Contender: 2014 Acura MDX

By: Kim Reynolds

We Like: Great build quality, superior ride. Agile handling for its size.

We Don’t Like: Complex infotainment interface, dated-looking graphics.

If you’re like us, the all-new Acura MDX grabs some early points simply for having knocked 8 seconds off its predecessor’s Nürburgring’s Nordschleife lap time. Hey, that’s our kind of SUV. But if you’re demanding better evidence for its boasts of improvement, here you go: Our AWD version’s 0-60-mph time dropped 0.4 second to 6.4 despite a shrunken engine displacement (3.7 to 3.5 liters) yet gained 3 combined mpg (now 21) in part because of the addition of cylinder deactivation. Matched to a six-speed automatic in this trim, the powertrain is backed up by Honda’s excellent Super-Handling-All-Wheel-Drive, which eagerly vectors power to the neediest wheel, including overdriving them to help rotate around corners.

Performance is bolstered by the double punch of a 300-pound weight drop (via greater deployment of high-strength steel) and better aero via a 1.3-inch narrower width and 1.5-inch lower roofline, though interior space is increased by 0.8 cubic foot afforded by 2 inches of added length. (The wheelbase gains 2.7 inches.)

In motion, our drivers were no less impressed. “What a great ride, best of the test,” said Lieberman. “And then you turn the wheel and realize that Acura engineers did an even better job on the MDX’s handling. SUVs shouldn’t handle like this.”

So where did it stumble? Its confusing, dual-screen center-stack infotainment cluster mixes a touch screen with a controller knob and presents it all in simplistic, dated-looking graphics. After struggling to pair his phone, Markus wrote, “The infotainment system is maddeningly obtuse.” That this single fumble blocked its reach for SUV of the Year brass ring goes to show you how significant automotive user-interfaces have become. And, notably, it’s not the first time an otherwise excellent Acura has been sunk by a couple square feet of questionably executed center-stack real estate.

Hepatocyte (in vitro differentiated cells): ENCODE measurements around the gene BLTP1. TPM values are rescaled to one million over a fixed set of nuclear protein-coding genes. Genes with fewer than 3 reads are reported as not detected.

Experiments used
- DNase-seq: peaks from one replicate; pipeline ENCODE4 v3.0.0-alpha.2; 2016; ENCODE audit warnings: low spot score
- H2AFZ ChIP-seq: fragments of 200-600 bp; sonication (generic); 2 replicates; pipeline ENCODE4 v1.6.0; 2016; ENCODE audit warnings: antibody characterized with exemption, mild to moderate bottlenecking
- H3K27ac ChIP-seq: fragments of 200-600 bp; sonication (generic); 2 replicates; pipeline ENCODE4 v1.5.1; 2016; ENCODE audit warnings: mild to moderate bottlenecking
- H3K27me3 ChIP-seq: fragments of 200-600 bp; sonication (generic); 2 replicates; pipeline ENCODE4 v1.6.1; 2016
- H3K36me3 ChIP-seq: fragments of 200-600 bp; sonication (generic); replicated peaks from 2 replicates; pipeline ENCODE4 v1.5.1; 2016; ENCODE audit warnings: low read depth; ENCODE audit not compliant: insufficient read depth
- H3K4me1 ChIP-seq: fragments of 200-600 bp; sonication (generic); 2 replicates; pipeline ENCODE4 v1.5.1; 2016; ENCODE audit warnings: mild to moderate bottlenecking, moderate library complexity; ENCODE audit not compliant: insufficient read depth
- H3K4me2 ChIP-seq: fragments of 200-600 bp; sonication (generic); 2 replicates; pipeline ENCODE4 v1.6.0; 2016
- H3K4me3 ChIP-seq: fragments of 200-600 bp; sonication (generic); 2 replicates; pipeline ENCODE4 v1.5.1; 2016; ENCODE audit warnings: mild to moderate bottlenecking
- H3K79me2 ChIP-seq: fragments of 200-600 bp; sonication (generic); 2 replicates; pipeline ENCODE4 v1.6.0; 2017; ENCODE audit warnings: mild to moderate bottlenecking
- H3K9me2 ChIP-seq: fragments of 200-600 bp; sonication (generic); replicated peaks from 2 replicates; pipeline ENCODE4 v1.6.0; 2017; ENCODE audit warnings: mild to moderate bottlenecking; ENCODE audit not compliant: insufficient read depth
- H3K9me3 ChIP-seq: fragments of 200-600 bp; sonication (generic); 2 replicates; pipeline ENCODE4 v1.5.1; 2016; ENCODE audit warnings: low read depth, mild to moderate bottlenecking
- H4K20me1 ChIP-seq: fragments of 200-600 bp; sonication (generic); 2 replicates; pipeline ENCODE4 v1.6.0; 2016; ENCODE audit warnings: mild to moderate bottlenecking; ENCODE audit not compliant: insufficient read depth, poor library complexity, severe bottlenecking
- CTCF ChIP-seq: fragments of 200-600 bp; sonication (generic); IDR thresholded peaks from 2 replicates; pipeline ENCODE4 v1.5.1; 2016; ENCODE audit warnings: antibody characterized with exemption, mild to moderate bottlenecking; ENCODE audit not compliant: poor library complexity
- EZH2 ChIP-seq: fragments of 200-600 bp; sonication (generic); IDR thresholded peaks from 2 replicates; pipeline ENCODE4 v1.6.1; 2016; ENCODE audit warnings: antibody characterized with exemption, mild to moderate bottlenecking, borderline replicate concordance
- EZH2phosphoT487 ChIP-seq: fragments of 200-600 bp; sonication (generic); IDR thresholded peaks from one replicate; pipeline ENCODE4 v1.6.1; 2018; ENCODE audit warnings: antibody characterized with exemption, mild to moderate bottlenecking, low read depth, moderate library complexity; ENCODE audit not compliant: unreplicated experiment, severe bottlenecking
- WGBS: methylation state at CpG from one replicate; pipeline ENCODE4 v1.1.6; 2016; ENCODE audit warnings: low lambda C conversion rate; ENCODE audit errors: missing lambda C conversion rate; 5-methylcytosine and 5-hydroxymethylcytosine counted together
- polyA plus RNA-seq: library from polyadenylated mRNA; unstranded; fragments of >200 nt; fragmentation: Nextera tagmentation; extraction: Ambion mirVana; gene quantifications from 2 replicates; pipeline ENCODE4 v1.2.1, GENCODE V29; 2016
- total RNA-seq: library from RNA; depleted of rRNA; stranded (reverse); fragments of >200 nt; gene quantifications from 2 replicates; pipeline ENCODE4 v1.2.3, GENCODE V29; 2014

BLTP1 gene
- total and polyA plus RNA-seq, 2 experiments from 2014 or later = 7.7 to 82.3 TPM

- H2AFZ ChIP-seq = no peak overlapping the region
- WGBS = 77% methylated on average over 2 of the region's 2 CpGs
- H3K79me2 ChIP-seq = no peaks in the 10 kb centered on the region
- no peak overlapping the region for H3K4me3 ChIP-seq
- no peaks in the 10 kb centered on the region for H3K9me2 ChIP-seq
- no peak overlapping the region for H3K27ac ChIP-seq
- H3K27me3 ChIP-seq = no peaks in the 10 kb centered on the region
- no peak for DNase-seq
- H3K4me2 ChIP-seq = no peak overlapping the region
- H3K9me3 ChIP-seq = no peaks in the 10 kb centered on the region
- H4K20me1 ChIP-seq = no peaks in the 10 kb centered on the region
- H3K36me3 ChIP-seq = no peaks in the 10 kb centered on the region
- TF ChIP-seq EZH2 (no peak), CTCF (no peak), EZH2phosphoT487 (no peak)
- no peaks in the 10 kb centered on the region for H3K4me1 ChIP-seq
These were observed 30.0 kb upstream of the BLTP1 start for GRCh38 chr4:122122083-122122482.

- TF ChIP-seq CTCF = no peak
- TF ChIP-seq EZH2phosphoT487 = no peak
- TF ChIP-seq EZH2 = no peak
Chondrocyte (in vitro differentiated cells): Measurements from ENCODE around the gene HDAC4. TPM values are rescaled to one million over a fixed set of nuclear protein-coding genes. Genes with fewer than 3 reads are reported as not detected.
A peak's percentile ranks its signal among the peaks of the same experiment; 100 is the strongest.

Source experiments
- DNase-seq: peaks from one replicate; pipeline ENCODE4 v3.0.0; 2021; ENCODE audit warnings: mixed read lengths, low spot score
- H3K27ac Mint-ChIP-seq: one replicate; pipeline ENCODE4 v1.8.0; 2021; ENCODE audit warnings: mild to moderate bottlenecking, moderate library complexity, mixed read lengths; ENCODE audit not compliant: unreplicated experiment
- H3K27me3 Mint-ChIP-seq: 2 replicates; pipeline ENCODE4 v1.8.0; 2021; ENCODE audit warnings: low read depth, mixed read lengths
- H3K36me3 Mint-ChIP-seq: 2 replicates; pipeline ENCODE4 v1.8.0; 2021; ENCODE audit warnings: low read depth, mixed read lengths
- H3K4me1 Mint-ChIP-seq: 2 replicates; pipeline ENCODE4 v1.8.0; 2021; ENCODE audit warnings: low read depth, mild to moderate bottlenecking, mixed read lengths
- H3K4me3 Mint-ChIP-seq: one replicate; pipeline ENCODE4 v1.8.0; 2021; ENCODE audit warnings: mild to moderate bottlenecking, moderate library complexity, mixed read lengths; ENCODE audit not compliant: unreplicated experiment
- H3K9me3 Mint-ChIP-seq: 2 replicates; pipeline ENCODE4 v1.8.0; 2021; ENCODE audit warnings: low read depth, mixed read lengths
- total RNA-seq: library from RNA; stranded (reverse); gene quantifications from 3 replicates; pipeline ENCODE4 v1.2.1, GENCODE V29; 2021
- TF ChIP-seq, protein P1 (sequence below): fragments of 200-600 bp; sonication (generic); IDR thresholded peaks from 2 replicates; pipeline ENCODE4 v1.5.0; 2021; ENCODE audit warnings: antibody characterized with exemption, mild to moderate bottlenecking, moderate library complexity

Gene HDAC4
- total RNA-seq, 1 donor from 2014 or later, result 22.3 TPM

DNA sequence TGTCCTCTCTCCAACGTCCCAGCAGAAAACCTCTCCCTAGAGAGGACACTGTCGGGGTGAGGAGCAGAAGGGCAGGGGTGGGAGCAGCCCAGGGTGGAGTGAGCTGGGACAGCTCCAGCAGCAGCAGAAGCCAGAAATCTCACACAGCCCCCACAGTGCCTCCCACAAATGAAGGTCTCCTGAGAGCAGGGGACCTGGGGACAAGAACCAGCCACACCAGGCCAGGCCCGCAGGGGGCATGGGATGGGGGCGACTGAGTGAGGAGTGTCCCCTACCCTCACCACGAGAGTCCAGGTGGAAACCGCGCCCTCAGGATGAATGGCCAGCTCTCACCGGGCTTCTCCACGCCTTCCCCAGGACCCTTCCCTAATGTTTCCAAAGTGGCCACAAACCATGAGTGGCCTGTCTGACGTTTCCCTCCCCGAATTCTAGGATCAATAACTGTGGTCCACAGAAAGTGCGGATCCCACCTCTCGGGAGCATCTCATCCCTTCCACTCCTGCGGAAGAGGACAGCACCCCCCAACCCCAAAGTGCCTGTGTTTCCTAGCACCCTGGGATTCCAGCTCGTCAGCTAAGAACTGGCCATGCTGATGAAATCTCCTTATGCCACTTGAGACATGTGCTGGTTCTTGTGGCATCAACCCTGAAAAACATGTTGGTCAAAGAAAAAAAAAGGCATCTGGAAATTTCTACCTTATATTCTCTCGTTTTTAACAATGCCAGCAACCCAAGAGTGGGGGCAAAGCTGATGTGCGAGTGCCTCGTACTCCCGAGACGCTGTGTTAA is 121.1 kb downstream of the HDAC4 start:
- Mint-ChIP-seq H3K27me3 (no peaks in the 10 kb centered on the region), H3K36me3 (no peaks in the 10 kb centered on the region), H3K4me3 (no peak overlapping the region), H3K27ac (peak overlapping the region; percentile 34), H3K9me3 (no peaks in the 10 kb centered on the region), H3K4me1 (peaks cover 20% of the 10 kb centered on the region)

Acura MDX
Base price $45,185
Price as tested $57,400
Vehicle Layout Front-engine, AWD, 7-pass, 4-door SUV
Engine 3.5L/290-hp/267-lb-ft SOHC 24-valve V-6
Transmission 6-speed automatic
Power (SAE net) 290 hp @ 6200 rpm
Torque (SAE net) 267 lb-ft @ 4500 rpm
Accel 0-60 mph 6.4 sec
Quarter mile 14.9 sec @ 92.9 mph
Braking 60-0 mph 127 ft
MT figure eight 26.6 sec @ 0.67 g (avg)
Curb weight (f/r dist) 4307 lb (58/42%)
EPA econ (city/hwy) 18/27 mpg
Energy consumption (city/hwy) 187/125 kW-hrs/100 mi
CO2 emissions 0.92 lb/mi


Finalist: 2014 Audi Q5

By: Scott Mortara

We Like: Mind-blowing performance, good looks.

We Don’t Like: Of five versions of the Q5 available, we could only sample this one.

The Q5 has been one of Audi’s best-selling vehicles since its introduction in 2008. For 2014, the Q5 got a full makeover, but its interior and exterior changes are minimal and subtle. The big news is all the engine variants Audi is offering: the 2.0-liter turbo four-cylinder with 220 hp and 258 lb-ft of torque; the 3.0-liter turbodiesel six-cylinder with 240 hp and 428 lb-ft; the 3.0-liter supercharged V-6 with 272 hp and 295 lb-ft; a hybrid 2.0-liter four with 245 hp and 354 lb-ft; and the 3.0-liter supercharged S with 354 hp and 347 lb-ft.

We expected a lot from the SQ5, which was the only variant we got, and it didn’t disappoint. Multiple judges commented that it was easy to forget you were driving an SUV on our drive loop. “Transmission logic perfectly predicts the correct gear for every situation in Dynamic mode, and executes shifts like the very best twin-clutch transmissions with a stirring soundtrack,” said Markus.

We were surprised at how good a driver the SQ5 was, on-road and off. So good, in fact, that we had to drive the SQ5 differently from any other vehicle in the competition. Off-road, we felt like we were driving a WRC car. The drivetrain worked perfectly and really let us hang it out before bringing us back to reality.